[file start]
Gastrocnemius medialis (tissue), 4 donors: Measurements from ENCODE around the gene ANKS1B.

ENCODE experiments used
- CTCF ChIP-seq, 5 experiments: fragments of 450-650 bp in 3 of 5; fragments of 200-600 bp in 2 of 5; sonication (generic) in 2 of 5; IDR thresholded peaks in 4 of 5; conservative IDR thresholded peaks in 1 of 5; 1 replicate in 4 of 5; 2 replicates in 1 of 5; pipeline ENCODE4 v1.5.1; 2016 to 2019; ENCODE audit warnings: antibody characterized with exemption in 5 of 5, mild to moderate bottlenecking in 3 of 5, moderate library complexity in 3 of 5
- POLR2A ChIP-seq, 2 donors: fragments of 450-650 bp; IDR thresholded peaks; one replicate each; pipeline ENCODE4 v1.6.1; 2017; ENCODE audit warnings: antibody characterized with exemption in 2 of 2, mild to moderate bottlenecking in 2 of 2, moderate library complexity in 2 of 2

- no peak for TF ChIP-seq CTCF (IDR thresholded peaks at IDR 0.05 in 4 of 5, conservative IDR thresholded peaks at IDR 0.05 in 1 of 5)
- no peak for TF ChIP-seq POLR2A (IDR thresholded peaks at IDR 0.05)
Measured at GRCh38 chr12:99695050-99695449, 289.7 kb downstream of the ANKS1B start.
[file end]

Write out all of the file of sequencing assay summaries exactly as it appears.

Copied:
Gastrocnemius medialis (tissue), 4 donors: Measurements from ENCODE around the gene ANKS1B.

ENCODE experiments used
- CTCF ChIP-seq, 5 experiments: fragments of 450-650 bp in 3 of 5; fragments of 200-600 bp in 2 of 5; sonication (generic) in 2 of 5; IDR thresholded peaks in 4 of 5; conservative IDR thresholded peaks in 1 of 5; 1 replicate in 4 of 5; 2 replicates in 1 of 5; pipeline ENCODE4 v1.5.1; 2016 to 2019; ENCODE audit warnings: antibody characterized with exemption in 5 of 5, mild to moderate bottlenecking in 3 of 5, moderate library complexity in 3 of 5
- POLR2A ChIP-seq, 2 donors: fragments of 450-650 bp; IDR thresholded peaks; one replicate each; pipeline ENCODE4 v1.6.1; 2017; ENCODE audit warnings: antibody characterized with exemption in 2 of 2, mild to moderate bottlenecking in 2 of 2, moderate library complexity in 2 of 2

- no peak for TF ChIP-seq CTCF (IDR thresholded peaks at IDR 0.05 in 4 of 5, conservative IDR thresholded peaks at IDR 0.05 in 1 of 5)
- no peak for TF ChIP-seq POLR2A (IDR thresholded peaks at IDR 0.05)
Measured at GRCh38 chr12:99695050-99695449, 289.7 kb downstream of the ANKS1B start.